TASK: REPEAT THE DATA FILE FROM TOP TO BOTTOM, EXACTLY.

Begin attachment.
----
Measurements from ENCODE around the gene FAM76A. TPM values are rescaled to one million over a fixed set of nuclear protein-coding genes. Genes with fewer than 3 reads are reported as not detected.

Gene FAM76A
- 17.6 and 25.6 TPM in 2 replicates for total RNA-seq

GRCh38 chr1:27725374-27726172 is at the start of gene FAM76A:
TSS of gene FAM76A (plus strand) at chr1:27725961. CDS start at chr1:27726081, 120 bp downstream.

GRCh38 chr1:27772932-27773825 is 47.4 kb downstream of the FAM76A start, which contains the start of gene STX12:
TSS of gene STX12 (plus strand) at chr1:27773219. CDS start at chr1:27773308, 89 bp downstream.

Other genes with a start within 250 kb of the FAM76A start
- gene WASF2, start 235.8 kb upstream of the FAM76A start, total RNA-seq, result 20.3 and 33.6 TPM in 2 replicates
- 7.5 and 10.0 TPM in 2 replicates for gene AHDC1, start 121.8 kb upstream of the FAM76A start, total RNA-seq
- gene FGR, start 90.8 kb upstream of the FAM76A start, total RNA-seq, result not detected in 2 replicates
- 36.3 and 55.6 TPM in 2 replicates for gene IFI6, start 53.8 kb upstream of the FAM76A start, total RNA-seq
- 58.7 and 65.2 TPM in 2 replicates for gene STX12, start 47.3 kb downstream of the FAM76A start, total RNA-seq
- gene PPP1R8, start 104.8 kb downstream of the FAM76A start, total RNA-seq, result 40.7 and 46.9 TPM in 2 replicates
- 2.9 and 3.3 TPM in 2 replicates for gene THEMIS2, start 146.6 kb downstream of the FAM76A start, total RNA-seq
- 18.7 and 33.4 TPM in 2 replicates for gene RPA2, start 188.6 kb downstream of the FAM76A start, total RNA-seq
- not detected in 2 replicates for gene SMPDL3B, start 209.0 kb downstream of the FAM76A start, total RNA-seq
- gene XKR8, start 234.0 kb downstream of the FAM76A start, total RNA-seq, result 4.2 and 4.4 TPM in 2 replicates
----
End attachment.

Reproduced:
Measurements from ENCODE around the gene FAM76A. TPM values are rescaled to one million over a fixed set of nuclear protein-coding genes. Genes with fewer than 3 reads are reported as not detected.

Gene FAM76A
- 17.6 and 25.6 TPM in 2 replicates for total RNA-seq

GRCh38 chr1:27725374-27726172 is at the start of gene FAM76A:
TSS of gene FAM76A (plus strand) at chr1:27725961. CDS start at chr1:27726081, 120 bp downstream.

GRCh38 chr1:27772932-27773825 is 47.4 kb downstream of the FAM76A start, which contains the start of gene STX12:
TSS of gene STX12 (plus strand) at chr1:27773219. CDS start at chr1:27773308, 89 bp downstream.

Other genes with a start within 250 kb of the FAM76A start
- gene WASF2, start 235.8 kb upstream of the FAM76A start, total RNA-seq, result 20.3 and 33.6 TPM in 2 replicates
- 7.5 and 10.0 TPM in 2 replicates for gene AHDC1, start 121.8 kb upstream of the FAM76A start, total RNA-seq
- gene FGR, start 90.8 kb upstream of the FAM76A start, total RNA-seq, result not detected in 2 replicates
- 36.3 and 55.6 TPM in 2 replicates for gene IFI6, start 53.8 kb upstream of the FAM76A start, total RNA-seq
- 58.7 and 65.2 TPM in 2 replicates for gene STX12, start 47.3 kb downstream of the FAM76A start, total RNA-seq
- gene PPP1R8, start 104.8 kb downstream of the FAM76A start, total RNA-seq, result 40.7 and 46.9 TPM in 2 replicates
- 2.9 and 3.3 TPM in 2 replicates for gene THEMIS2, start 146.6 kb downstream of the FAM76A start, total RNA-seq
- 18.7 and 33.4 TPM in 2 replicates for gene RPA2, start 188.6 kb downstream of the FAM76A start, total RNA-seq
- not detected in 2 replicates for gene SMPDL3B, start 209.0 kb downstream of the FAM76A start, total RNA-seq
- gene XKR8, start 234.0 kb downstream of the FAM76A start, total RNA-seq, result 4.2 and 4.4 TPM in 2 replicates